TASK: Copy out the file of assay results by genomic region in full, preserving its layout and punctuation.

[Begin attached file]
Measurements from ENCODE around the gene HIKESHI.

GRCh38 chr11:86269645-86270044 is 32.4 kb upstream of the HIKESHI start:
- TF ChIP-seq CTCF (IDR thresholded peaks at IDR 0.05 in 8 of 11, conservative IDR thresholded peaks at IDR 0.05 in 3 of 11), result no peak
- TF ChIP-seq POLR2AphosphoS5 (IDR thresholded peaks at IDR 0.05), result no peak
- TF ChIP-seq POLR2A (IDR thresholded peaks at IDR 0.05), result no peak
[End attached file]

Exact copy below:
Measurements from ENCODE around the gene HIKESHI.

GRCh38 chr11:86269645-86270044 is 32.4 kb upstream of the HIKESHI start:
- TF ChIP-seq CTCF (IDR thresholded peaks at IDR 0.05 in 8 of 11, conservative IDR thresholded peaks at IDR 0.05 in 3 of 11), result no peak
- TF ChIP-seq POLR2AphosphoS5 (IDR thresholded peaks at IDR 0.05), result no peak
- TF ChIP-seq POLR2A (IDR thresholded peaks at IDR 0.05), result no peak